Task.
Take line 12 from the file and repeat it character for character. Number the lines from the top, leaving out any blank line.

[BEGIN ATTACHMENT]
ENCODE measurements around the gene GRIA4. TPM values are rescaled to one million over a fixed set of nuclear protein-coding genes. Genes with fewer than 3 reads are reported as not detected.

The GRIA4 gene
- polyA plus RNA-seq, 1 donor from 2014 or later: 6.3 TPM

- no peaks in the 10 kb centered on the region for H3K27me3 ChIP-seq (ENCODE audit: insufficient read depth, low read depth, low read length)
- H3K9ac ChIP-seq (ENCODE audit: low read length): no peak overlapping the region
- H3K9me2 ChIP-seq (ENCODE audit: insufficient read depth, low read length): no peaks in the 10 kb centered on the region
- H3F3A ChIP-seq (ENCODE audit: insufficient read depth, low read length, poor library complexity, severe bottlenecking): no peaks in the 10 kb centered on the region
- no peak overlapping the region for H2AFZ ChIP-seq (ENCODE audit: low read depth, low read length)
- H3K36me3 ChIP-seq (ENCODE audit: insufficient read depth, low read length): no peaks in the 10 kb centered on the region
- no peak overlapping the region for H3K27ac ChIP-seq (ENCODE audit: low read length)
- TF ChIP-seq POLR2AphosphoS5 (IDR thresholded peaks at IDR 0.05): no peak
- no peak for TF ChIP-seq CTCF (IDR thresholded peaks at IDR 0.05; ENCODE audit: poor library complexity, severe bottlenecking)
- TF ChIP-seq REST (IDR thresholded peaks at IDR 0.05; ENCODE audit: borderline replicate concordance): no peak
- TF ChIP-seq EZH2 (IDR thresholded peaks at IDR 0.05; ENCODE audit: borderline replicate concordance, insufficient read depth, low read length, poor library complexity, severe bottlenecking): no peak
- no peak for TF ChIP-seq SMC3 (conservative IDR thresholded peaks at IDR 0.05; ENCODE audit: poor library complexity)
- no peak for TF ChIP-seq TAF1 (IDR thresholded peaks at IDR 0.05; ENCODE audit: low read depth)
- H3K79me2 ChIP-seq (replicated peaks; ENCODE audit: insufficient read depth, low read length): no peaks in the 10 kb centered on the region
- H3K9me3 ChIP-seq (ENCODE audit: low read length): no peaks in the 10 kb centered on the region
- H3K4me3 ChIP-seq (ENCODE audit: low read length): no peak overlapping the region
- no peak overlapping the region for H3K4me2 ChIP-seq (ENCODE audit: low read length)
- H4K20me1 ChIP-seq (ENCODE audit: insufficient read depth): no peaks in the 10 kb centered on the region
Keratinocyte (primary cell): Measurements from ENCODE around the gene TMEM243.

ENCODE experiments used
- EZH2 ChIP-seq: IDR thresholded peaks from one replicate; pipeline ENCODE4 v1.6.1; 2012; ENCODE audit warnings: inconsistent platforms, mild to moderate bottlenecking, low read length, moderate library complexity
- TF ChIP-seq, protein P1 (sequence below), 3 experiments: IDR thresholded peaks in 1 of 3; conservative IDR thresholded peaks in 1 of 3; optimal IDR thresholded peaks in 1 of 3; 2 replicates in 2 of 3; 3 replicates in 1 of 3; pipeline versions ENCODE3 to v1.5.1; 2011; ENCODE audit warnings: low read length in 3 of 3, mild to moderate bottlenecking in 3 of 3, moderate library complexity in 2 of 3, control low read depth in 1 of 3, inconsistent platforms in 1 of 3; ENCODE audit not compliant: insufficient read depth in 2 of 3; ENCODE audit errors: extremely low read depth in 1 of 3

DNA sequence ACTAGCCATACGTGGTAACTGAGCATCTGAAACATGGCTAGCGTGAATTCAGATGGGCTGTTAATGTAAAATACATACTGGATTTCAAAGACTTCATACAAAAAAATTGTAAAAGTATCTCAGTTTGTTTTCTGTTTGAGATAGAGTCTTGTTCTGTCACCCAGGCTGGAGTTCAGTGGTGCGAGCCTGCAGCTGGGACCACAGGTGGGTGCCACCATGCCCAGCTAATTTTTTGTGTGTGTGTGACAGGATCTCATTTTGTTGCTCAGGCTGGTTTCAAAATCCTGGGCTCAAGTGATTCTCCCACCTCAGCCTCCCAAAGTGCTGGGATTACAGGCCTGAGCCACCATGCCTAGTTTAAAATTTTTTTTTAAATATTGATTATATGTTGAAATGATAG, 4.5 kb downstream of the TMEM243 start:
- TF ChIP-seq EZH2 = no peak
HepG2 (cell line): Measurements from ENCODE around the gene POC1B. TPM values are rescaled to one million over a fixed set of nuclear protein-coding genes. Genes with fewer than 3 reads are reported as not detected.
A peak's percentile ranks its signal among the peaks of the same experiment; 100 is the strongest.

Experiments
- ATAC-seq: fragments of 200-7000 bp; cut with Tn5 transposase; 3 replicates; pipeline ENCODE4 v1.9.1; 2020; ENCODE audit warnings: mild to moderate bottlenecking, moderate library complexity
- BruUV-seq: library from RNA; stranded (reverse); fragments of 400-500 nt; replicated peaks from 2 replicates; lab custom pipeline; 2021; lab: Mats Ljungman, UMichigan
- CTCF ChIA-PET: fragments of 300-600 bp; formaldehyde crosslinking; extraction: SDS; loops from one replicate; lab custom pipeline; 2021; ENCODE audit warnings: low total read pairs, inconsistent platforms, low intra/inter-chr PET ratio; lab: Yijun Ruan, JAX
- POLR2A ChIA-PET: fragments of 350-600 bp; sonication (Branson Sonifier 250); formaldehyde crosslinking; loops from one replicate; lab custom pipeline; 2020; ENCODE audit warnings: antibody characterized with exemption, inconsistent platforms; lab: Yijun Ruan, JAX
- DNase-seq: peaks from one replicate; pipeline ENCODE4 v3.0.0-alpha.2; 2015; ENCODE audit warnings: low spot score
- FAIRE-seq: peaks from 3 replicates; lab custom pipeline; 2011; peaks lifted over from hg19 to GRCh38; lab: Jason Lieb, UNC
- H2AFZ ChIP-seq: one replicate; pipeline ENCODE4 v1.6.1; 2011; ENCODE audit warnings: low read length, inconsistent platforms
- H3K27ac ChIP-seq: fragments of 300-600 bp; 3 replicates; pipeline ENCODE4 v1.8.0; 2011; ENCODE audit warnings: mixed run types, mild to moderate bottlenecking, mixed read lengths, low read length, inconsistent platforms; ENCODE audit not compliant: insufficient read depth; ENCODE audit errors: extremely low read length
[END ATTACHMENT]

- no peak for TF ChIP-seq CTCF (IDR thresholded peaks at IDR 0.05; ENCODE audit: poor library complexity, severe bottlenecking)